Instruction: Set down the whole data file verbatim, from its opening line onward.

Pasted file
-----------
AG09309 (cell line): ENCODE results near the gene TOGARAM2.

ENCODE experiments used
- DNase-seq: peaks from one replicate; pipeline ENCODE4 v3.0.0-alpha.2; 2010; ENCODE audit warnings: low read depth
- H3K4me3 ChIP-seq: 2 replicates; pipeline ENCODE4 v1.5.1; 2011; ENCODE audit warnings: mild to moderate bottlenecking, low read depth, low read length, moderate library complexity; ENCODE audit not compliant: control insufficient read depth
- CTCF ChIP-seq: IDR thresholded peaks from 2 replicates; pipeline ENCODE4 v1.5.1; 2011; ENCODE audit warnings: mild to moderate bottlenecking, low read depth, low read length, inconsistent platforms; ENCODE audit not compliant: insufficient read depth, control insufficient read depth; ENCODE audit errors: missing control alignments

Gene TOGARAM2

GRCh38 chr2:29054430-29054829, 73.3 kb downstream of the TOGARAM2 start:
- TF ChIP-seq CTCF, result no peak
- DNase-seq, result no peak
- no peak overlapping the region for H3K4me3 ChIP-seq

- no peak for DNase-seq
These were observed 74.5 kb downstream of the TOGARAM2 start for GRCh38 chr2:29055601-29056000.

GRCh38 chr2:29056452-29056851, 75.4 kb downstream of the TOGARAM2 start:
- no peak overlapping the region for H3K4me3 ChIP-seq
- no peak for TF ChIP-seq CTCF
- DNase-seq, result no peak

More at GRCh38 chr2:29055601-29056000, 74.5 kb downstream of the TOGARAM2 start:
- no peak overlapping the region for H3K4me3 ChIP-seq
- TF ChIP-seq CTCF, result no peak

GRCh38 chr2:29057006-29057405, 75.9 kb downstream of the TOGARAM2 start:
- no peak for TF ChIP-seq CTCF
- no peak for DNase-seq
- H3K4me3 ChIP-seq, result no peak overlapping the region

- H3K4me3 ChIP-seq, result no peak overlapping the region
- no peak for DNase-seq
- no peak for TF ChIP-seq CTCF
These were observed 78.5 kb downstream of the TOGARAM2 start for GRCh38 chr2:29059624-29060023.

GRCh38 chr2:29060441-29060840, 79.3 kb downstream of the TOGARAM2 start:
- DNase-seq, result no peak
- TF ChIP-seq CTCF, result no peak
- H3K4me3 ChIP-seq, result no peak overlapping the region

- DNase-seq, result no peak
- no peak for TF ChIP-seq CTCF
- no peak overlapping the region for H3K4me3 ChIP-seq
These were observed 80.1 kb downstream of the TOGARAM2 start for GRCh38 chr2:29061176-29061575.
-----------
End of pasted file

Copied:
AG09309 (cell line): ENCODE results near the gene TOGARAM2.

ENCODE experiments used
- DNase-seq: peaks from one replicate; pipeline ENCODE4 v3.0.0-alpha.2; 2010; ENCODE audit warnings: low read depth
- H3K4me3 ChIP-seq: 2 replicates; pipeline ENCODE4 v1.5.1; 2011; ENCODE audit warnings: mild to moderate bottlenecking, low read depth, low read length, moderate library complexity; ENCODE audit not compliant: control insufficient read depth
- CTCF ChIP-seq: IDR thresholded peaks from 2 replicates; pipeline ENCODE4 v1.5.1; 2011; ENCODE audit warnings: mild to moderate bottlenecking, low read depth, low read length, inconsistent platforms; ENCODE audit not compliant: insufficient read depth, control insufficient read depth; ENCODE audit errors: missing control alignments

Gene TOGARAM2

GRCh38 chr2:29054430-29054829, 73.3 kb downstream of the TOGARAM2 start:
- TF ChIP-seq CTCF, result no peak
- DNase-seq, result no peak
- no peak overlapping the region for H3K4me3 ChIP-seq

- no peak for DNase-seq
These were observed 74.5 kb downstream of the TOGARAM2 start for GRCh38 chr2:29055601-29056000.

GRCh38 chr2:29056452-29056851, 75.4 kb downstream of the TOGARAM2 start:
- no peak overlapping the region for H3K4me3 ChIP-seq
- no peak for TF ChIP-seq CTCF
- DNase-seq, result no peak

More at GRCh38 chr2:29055601-29056000, 74.5 kb downstream of the TOGARAM2 start:
- no peak overlapping the region for H3K4me3 ChIP-seq
- TF ChIP-seq CTCF, result no peak

GRCh38 chr2:29057006-29057405, 75.9 kb downstream of the TOGARAM2 start:
- no peak for TF ChIP-seq CTCF
- no peak for DNase-seq
- H3K4me3 ChIP-seq, result no peak overlapping the region

- H3K4me3 ChIP-seq, result no peak overlapping the region
- no peak for DNase-seq
- no peak for TF ChIP-seq CTCF
These were observed 78.5 kb downstream of the TOGARAM2 start for GRCh38 chr2:29059624-29060023.

GRCh38 chr2:29060441-29060840, 79.3 kb downstream of the TOGARAM2 start:
- DNase-seq, result no peak
- TF ChIP-seq CTCF, result no peak
- H3K4me3 ChIP-seq, result no peak overlapping the region

- DNase-seq, result no peak
- no peak for TF ChIP-seq CTCF
- no peak overlapping the region for H3K4me3 ChIP-seq
These were observed 80.1 kb downstream of the TOGARAM2 start for GRCh38 chr2:29061176-29061575.